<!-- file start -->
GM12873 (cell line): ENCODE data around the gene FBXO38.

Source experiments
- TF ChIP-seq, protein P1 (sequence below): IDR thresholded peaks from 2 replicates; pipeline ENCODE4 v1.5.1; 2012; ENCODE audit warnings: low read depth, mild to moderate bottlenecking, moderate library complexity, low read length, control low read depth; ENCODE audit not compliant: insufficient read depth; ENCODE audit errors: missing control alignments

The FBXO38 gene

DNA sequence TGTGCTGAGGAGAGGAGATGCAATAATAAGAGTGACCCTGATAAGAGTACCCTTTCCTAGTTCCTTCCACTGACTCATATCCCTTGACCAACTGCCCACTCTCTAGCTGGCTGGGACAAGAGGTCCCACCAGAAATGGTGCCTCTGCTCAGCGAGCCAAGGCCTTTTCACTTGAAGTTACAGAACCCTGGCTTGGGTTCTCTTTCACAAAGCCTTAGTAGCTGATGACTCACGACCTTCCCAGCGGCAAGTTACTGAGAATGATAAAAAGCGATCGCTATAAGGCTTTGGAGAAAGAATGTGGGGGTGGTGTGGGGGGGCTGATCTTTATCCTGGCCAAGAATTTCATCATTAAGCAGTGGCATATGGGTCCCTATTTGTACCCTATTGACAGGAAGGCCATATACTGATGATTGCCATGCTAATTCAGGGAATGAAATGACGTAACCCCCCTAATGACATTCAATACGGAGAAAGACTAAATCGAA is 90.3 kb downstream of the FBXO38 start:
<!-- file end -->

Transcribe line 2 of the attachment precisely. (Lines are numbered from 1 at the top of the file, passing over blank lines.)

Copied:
Source experiments